As Veganuary comes to an end, we don’t know how many “new vegans” have been created this year, but we do know it has been a total success. More people than ever are doing Veganuary this year and there have been so many newspaper articles on the event, I have lost count. Papers such as the Guardian even published supplements of vegan recipes. But, predictably, there has been a little bit of a backlash.
But, take heart, there always is when something is successful. People in the UK seem scared of success, so the backlash against Veganuary is just a testament to its rise. Of the three anti-vegan article links I can remember, two are discussed below. The third was about the problems of soya and is probably an old link.
The article does admit “Veganism is officially no longer a fringe lifestyle, with more people opting to cut out animal products from their diet altogether.”
But apparently Oat milk is the most “calorific” and a skimmed milk latte is the least fattening – all of which misses the point by a million miles.
- Many vegans aren’t vegan for health reasons.
- Other health benefits of going dairy-free are ignored by the article
- Detrimental health effects of dairy are ignored by the article.
Early in January, the Mail also published this: http://www.dailymail.co.uk/news/article-5227331/RICHARD-LITTLEJOHN-says-Veganuary-gimmick.html
Richard Littlejohn writes: “Meanwhile, the rest of us will shrug our shoulders and take no notice whatsoever,” and then goes and writes a whole smug, predictable article about it – oh the irony Richard!
Right-wing commentators are more obsessed with veganism than vegans are. The backlash just proves how popular veganism is becoming.
Then there’s this from the Sun: https://www.thesun.co.uk/news/5405801/veganuary-ditching-dairy-iodine-deficiency-drop-13-iq-points/ which claims you lack calcium and iodine by going vegan – kale, broccoli and fortified plant milk are all calcium sources – the article claims (wrongly) that non-dairy milk isn’t fortified.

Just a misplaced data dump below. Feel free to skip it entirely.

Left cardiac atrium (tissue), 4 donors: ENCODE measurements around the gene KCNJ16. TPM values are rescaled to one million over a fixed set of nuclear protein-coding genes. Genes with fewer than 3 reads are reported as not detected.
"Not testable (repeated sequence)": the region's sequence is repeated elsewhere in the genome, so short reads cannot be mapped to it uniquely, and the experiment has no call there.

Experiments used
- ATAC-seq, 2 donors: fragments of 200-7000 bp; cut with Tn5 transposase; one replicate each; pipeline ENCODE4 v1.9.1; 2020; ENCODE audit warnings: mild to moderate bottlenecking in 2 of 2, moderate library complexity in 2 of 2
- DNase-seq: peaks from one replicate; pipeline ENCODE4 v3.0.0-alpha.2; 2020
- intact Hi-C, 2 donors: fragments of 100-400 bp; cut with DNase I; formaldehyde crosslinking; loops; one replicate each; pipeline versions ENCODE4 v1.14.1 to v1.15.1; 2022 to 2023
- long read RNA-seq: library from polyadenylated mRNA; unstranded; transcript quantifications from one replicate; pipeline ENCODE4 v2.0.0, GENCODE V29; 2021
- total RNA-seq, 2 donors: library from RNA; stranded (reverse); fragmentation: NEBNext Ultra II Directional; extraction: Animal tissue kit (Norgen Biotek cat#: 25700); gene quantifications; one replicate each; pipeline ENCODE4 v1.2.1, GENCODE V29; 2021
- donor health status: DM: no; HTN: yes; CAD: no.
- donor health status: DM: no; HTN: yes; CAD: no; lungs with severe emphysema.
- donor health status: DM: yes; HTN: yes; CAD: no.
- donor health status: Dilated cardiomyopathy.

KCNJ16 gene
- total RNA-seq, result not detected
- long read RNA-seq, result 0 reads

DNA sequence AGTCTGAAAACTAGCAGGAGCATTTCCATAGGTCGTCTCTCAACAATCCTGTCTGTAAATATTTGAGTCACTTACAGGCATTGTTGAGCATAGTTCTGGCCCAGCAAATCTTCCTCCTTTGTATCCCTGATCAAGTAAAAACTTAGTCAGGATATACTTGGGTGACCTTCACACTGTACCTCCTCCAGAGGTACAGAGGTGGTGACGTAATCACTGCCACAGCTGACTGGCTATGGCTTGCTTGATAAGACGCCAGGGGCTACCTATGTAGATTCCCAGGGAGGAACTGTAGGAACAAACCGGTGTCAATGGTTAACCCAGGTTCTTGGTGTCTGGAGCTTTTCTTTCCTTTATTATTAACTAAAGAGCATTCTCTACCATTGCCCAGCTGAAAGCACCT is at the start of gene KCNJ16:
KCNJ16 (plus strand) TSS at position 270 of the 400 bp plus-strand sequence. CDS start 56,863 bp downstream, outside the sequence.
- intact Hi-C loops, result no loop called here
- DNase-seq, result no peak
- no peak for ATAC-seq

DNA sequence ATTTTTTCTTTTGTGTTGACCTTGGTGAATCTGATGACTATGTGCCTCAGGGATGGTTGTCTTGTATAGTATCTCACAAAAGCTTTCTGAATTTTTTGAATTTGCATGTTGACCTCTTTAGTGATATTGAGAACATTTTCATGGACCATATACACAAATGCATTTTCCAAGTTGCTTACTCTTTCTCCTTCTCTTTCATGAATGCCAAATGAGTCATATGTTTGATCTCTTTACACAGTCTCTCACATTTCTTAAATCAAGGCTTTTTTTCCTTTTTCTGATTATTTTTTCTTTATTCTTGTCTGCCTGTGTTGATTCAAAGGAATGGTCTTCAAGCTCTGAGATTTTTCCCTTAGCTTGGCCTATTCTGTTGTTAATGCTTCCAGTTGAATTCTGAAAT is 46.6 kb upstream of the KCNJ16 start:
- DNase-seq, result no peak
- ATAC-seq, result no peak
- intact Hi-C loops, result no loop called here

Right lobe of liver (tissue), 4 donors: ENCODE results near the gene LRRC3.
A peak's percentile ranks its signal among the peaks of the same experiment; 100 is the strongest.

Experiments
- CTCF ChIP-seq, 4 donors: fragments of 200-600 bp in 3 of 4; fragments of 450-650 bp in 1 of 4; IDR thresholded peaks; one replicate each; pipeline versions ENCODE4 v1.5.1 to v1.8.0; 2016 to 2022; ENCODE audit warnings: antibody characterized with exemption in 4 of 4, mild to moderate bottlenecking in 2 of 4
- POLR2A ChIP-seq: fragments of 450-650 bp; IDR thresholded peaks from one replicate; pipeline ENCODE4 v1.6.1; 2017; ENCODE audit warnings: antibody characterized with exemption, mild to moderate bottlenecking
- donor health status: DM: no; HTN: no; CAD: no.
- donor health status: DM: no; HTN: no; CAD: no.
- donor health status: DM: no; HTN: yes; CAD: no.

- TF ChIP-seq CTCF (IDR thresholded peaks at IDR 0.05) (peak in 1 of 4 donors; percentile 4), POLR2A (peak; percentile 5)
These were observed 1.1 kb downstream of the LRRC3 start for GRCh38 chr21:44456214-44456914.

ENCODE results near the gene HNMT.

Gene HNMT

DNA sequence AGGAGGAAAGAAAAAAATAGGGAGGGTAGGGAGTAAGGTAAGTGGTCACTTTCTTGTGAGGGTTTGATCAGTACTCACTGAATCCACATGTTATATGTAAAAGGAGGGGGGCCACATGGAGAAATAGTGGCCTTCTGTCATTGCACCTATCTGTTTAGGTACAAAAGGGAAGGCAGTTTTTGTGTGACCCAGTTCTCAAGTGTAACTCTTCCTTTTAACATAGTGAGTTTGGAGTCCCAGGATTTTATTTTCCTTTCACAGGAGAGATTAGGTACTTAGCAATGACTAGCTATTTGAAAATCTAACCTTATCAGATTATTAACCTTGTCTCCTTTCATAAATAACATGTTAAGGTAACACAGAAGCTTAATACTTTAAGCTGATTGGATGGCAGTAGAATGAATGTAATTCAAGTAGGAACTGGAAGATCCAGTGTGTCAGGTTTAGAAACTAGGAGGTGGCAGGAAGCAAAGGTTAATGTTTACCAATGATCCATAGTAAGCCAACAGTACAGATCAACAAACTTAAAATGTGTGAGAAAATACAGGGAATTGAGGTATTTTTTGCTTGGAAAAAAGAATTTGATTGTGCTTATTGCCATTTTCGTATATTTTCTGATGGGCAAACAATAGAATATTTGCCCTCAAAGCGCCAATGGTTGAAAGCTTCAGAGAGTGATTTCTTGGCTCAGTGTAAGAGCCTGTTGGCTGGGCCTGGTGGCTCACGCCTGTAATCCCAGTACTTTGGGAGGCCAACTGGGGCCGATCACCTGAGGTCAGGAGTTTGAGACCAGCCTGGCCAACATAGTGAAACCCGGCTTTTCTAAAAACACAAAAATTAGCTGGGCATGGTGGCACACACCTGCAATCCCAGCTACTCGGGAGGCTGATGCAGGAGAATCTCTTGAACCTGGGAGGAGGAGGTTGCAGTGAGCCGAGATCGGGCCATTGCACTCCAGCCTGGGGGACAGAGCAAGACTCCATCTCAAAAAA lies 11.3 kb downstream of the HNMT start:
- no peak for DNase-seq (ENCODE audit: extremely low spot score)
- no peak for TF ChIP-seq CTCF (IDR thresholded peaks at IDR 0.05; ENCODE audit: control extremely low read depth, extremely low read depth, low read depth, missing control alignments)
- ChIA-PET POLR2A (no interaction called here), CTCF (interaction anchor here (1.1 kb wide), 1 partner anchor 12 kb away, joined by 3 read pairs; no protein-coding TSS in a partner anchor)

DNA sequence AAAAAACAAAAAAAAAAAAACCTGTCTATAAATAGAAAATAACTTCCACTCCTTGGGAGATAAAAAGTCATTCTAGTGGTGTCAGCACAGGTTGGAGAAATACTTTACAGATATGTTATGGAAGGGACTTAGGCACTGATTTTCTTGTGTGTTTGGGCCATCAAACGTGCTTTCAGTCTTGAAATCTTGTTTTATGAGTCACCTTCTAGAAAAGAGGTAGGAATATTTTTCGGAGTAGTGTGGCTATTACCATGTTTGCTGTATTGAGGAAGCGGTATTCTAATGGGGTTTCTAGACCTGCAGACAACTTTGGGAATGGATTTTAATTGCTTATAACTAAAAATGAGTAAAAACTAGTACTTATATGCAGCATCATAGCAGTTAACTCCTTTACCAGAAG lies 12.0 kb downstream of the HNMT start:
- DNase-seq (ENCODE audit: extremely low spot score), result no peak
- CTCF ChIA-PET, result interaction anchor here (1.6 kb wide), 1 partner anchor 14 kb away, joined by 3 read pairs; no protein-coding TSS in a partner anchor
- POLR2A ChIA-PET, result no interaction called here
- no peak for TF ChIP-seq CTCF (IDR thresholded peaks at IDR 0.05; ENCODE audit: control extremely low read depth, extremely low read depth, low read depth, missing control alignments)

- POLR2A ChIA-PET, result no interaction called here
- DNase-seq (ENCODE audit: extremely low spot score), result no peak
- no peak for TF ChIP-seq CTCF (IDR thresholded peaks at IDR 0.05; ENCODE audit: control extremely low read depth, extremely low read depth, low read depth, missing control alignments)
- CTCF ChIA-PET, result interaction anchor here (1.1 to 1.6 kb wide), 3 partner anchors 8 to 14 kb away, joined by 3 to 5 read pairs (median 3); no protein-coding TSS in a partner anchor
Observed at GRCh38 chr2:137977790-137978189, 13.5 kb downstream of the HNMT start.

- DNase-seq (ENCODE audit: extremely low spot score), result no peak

Iodine is something you need very little of and can get through seaweed – but natural iodine is hard to come by – some fruits and veg have a bit, depending on how iodine-rich the soil they are grown in is, so a supplement can be a good bet. Iodized salt is also a source – it is important during pregnancy. The article states that dairy is the best source – that’s only because it’s added to animal feed – it isn’t a natural source.
And as Veganuary careers towards a successful conclusion, we have news of #Februdairy – an attempt to silence the dairy industry’s critics – they say impersonation is the sincerest form of flattery. Here’s what a farming paper says about it: https://www.fginsight.com/news/news/support-your-dairy-farmers-februdairy-launches-to-silence-industry-critics-50675
But it does show veganism’s rise is now a financial threat to the dairy industry – they are desperate to prove they’re not cruel – we, however, know different.
Of course, Veganuary has grown beyond vegans’ wildest dreams over the last four years (the charity was formed in November 2013 – ready for January 2014), so, the biggest surprise is that it’s taken the dairy industry four years to respond. The fact it has responded is a testament to the growing power of veganism! You, of course, can still visit the Veganuary website: https://veganuary.com/ to see what the fuss is all about.